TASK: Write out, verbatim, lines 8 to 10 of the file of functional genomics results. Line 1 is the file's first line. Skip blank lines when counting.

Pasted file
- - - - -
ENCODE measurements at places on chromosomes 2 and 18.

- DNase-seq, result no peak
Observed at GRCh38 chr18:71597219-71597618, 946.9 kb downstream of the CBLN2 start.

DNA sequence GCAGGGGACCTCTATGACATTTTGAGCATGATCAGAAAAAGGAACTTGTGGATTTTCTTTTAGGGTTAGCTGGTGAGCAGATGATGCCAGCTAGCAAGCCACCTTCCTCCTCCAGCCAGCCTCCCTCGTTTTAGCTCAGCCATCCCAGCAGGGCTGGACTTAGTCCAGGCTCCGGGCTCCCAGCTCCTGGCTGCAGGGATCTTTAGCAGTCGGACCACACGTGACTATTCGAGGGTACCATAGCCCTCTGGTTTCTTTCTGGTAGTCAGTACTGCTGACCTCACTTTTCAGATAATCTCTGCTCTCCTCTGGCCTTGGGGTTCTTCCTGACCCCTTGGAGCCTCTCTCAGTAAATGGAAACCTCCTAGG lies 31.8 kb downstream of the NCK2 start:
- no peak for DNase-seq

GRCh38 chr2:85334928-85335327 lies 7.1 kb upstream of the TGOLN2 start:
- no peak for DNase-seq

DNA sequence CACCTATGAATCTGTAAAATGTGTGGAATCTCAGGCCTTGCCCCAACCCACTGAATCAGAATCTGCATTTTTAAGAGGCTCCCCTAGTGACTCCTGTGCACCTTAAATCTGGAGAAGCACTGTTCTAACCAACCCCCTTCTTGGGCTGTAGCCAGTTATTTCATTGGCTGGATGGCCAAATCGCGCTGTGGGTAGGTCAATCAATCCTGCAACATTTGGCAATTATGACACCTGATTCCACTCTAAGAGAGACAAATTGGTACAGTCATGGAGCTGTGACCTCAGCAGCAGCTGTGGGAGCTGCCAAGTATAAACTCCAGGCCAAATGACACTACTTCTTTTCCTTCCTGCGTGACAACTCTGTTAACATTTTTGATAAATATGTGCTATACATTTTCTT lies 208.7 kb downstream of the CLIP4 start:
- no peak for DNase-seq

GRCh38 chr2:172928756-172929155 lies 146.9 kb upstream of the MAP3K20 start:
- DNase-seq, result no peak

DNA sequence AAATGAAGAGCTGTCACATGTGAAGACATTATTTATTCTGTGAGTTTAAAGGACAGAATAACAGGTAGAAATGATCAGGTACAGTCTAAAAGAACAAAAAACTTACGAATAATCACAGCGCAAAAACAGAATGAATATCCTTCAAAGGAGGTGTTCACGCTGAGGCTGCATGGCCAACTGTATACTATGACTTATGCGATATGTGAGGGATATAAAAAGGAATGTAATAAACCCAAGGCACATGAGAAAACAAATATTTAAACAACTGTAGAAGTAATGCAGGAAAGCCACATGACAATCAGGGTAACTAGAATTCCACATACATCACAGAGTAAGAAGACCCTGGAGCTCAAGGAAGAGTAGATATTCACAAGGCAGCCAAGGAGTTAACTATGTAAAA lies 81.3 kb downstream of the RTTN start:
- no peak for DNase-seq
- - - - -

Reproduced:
DNA sequence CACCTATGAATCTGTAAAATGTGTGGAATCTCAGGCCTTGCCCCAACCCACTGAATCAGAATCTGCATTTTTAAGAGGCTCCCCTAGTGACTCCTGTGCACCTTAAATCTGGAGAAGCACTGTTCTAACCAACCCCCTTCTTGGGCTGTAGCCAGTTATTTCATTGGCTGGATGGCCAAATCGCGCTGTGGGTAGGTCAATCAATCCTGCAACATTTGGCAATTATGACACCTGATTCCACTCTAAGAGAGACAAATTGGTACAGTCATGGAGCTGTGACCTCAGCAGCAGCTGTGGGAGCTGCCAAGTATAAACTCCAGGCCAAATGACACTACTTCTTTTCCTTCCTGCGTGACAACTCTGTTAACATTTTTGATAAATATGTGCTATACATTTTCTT lies 208.7 kb downstream of the CLIP4 start:
- no peak for DNase-seq

GRCh38 chr2:172928756-172929155 lies 146.9 kb upstream of the MAP3K20 start: